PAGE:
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    Unmanaged devices present significant security risks for organizations. When these devices are left unidentified, and they’re unprotected, they provide attackers with an entry point into a corporate network. Once these devices have been compromised, it can allow for lateral movement to other machines that may have sensitive data residing on them.

    With so many connected devices on a network, it is easy to lose track of what exists. That’s why there have been so many high profile data breaches, like this famous example where an internet connected fish tank was the initial point of compromise.

    For many companies, simply getting a credible asset inventory of all devices is a daunting task. When you add unmanaged devices to the mix, it can seem like a near impossible task. However, if you unify and correlate the right sets of data, unmanaged discovery becomes much more effective. 

    What Is An Unmanaged Device?

    Before we dive into tips for better unmanaged device discovery, it helps to draw some distinctions.

    Unmanaged Devices

    An unmanaged device is a device that is only known to networking infrastructure. It may or may not be known and accounted for in an asset inventory, but it isn’t being actively managed from an IT or security perspective. 

    Examples of devices that are often unmanaged may include IoT and smart devices, connected printers, personal mobile devices, and more.

    Tips for Better Unmanaged Device Discovery

    1. Gather Evidence of Network Connections

    The first step in discovering unmanaged devices is to look at evidence of network connections themselves. This could come directly from firewalls, switches, network interface controllers, and more. Data to look for here could be in the form of ARP cache, MAC addresses, or DHCP/CDP/LLDP tables.

    2. Correlate Network Information with Other Sources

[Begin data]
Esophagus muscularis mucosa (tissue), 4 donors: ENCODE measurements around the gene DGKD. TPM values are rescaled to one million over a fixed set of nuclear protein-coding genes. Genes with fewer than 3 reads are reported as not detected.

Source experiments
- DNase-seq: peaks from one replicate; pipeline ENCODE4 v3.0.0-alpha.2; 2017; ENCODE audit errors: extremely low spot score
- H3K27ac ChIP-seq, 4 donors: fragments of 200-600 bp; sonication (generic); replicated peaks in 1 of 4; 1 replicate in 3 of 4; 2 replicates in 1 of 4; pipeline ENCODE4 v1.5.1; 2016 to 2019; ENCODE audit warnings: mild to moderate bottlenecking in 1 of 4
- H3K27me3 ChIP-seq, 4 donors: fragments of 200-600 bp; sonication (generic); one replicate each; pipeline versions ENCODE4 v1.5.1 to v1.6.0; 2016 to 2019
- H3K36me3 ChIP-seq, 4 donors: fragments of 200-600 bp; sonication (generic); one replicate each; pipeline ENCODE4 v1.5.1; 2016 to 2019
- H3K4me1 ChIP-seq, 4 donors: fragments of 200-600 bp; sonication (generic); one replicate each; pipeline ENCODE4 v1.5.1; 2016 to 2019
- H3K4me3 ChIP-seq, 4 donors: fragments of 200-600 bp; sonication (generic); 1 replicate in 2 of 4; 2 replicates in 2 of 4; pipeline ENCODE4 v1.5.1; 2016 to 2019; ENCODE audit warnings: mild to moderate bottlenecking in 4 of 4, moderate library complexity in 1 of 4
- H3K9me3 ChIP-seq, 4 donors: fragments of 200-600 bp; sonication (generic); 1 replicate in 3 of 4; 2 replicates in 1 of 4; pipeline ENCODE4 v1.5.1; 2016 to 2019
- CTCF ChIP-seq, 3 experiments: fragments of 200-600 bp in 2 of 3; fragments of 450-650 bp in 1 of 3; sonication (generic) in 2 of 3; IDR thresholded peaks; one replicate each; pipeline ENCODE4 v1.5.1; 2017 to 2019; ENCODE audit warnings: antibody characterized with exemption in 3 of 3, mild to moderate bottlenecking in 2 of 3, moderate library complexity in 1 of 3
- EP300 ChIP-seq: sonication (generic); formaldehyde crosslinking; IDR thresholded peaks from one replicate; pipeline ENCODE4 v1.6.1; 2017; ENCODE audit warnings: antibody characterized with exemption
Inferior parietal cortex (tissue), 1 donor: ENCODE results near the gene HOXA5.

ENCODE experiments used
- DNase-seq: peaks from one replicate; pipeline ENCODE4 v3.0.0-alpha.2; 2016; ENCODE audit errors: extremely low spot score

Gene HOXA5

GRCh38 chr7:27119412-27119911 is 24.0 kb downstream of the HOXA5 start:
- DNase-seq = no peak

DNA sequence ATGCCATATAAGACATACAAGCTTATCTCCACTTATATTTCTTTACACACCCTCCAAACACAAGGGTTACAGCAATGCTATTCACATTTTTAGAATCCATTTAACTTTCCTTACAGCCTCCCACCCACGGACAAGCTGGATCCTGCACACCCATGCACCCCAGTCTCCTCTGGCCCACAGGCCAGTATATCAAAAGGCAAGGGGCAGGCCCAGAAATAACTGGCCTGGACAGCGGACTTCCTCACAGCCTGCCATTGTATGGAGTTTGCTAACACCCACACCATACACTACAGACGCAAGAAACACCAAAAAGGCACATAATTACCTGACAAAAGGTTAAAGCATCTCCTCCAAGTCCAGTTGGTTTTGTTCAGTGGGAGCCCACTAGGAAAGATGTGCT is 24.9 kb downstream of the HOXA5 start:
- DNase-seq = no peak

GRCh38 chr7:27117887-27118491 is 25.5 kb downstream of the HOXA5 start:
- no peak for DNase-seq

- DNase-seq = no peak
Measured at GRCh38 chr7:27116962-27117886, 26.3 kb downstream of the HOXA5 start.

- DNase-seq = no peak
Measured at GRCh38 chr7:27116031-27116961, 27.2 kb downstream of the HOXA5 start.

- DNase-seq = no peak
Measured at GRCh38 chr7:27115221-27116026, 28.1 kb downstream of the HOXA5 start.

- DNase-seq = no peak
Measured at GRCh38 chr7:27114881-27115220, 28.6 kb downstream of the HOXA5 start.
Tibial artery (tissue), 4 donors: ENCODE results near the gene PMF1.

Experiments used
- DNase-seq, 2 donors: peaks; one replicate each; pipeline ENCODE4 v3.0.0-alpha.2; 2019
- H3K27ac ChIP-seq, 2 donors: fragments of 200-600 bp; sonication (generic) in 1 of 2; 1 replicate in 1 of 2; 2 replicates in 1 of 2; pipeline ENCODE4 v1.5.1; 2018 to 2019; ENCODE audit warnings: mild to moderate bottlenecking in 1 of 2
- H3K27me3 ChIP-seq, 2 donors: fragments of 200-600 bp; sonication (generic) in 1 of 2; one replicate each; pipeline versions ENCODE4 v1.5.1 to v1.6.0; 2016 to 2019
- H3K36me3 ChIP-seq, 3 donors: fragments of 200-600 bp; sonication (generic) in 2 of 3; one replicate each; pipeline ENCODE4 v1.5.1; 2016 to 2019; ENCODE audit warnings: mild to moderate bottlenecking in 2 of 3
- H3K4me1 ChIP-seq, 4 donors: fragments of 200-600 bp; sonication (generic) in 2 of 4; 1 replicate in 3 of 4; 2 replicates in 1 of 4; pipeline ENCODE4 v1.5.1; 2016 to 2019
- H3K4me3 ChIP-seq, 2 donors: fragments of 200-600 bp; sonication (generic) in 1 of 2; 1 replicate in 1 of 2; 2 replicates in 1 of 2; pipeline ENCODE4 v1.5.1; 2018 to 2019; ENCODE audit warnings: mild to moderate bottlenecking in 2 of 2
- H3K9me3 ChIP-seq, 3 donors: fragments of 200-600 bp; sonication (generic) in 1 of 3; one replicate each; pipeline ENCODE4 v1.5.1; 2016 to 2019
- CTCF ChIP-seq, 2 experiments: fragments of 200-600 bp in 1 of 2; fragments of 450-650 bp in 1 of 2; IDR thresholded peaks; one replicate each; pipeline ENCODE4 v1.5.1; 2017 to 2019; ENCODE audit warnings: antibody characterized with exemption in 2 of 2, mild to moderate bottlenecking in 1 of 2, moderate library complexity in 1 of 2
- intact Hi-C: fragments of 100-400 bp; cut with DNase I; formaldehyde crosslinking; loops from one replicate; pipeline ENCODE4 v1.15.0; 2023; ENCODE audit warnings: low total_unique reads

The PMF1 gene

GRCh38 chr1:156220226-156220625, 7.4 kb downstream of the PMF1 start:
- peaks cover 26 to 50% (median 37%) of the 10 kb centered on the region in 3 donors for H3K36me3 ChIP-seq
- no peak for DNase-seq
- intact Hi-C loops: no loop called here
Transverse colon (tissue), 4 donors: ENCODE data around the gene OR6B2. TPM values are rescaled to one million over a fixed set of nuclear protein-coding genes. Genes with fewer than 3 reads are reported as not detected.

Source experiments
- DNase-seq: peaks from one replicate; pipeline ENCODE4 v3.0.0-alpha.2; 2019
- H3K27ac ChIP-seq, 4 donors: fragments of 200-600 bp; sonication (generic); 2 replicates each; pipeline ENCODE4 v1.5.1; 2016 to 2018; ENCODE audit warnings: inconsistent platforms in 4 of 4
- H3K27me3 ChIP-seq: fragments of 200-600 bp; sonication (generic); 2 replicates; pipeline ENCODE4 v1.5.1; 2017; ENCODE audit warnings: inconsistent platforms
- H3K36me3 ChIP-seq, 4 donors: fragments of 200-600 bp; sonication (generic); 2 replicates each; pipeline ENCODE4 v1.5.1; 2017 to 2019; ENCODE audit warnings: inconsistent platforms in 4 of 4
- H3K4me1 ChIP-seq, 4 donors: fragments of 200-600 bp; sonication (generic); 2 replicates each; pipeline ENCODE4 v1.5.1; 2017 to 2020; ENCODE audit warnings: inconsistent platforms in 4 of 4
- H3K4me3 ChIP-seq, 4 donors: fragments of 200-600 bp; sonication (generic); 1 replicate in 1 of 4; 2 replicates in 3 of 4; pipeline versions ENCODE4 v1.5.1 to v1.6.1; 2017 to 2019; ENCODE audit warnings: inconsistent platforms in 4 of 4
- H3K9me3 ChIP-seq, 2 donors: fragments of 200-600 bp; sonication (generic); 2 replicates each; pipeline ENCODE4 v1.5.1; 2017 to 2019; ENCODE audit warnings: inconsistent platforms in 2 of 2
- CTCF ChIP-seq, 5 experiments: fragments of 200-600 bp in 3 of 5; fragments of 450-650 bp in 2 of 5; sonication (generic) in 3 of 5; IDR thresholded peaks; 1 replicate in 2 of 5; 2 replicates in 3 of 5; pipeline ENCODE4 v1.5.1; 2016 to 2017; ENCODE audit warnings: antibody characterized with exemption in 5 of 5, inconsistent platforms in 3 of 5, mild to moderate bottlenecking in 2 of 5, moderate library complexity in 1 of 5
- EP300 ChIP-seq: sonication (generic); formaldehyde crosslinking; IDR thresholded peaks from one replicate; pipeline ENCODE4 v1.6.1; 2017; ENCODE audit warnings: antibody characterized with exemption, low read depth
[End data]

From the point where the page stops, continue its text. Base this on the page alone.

Discerning whether the aforementioned data resides in any other system can provide a means to identify unmanaged devices. For example, if a MAC or IP address found in network connections matches a device listed in a CMDB, Active Directory, or other management solution, then it is likely a managed device.

    If there is no evidence of the connection to be found in any other system, odds are it is an unknown and unmanaged device.

    3. Decide Whether it’s Authorized or Unauthorized

    Once you have found an unmanaged device, it’s important to discern whether it is authorized or unauthorized.

    An example of an authorized unmanaged device may be a connected printer connected to a network. It’s possible the printer may lack a certain security control, but it has a legitimate purpose to reside on the network.

    A laptop without a security agent installed on the same network could be unauthorized. It has no legitimate purpose to be connected to the network without a security control, like an endpoint protection agent installed on it.

    In general, it is ideal to have unauthorized devices segmented on a different network, separate from critical networks where sensitive data resides.

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